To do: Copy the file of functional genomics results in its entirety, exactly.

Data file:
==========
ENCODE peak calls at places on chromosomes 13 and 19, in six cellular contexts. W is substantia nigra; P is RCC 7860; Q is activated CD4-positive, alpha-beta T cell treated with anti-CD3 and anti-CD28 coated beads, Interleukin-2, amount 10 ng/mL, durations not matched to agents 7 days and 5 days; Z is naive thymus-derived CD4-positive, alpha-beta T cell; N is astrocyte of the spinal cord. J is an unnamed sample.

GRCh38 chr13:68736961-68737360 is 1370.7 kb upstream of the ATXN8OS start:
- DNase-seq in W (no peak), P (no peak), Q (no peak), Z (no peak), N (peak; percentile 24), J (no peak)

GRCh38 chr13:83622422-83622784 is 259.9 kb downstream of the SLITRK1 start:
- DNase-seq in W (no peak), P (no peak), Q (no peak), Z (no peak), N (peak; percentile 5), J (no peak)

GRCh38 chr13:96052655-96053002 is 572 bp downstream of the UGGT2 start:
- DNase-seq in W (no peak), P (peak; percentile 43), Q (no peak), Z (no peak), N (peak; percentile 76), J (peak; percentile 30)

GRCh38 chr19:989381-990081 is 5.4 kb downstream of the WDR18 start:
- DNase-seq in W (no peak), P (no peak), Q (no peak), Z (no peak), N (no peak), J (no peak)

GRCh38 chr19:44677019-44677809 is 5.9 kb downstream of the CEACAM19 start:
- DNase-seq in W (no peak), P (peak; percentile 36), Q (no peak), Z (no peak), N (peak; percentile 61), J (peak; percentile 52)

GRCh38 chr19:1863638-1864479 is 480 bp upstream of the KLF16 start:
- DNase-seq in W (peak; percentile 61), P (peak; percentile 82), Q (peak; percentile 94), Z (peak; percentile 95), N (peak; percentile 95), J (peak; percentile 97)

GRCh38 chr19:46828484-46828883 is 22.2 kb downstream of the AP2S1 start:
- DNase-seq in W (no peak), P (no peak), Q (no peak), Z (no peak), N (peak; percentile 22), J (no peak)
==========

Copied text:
ENCODE peak calls at places on chromosomes 13 and 19, in six cellular contexts. W is substantia nigra; P is RCC 7860; Q is activated CD4-positive, alpha-beta T cell treated with anti-CD3 and anti-CD28 coated beads, Interleukin-2, amount 10 ng/mL, durations not matched to agents 7 days and 5 days; Z is naive thymus-derived CD4-positive, alpha-beta T cell; N is astrocyte of the spinal cord. J is an unnamed sample.

GRCh38 chr13:68736961-68737360 is 1370.7 kb upstream of the ATXN8OS start:
- DNase-seq in W (no peak), P (no peak), Q (no peak), Z (no peak), N (peak; percentile 24), J (no peak)

GRCh38 chr13:83622422-83622784 is 259.9 kb downstream of the SLITRK1 start:
- DNase-seq in W (no peak), P (no peak), Q (no peak), Z (no peak), N (peak; percentile 5), J (no peak)

GRCh38 chr13:96052655-96053002 is 572 bp downstream of the UGGT2 start:
- DNase-seq in W (no peak), P (peak; percentile 43), Q (no peak), Z (no peak), N (peak; percentile 76), J (peak; percentile 30)

GRCh38 chr19:989381-990081 is 5.4 kb downstream of the WDR18 start:
- DNase-seq in W (no peak), P (no peak), Q (no peak), Z (no peak), N (no peak), J (no peak)

GRCh38 chr19:44677019-44677809 is 5.9 kb downstream of the CEACAM19 start:
- DNase-seq in W (no peak), P (peak; percentile 36), Q (no peak), Z (no peak), N (peak; percentile 61), J (peak; percentile 52)

GRCh38 chr19:1863638-1864479 is 480 bp upstream of the KLF16 start:
- DNase-seq in W (peak; percentile 61), P (peak; percentile 82), Q (peak; percentile 94), Z (peak; percentile 95), N (peak; percentile 95), J (peak; percentile 97)

GRCh38 chr19:46828484-46828883 is 22.2 kb downstream of the AP2S1 start:
- DNase-seq in W (no peak), P (no peak), Q (no peak), Z (no peak), N (peak; percentile 22), J (no peak)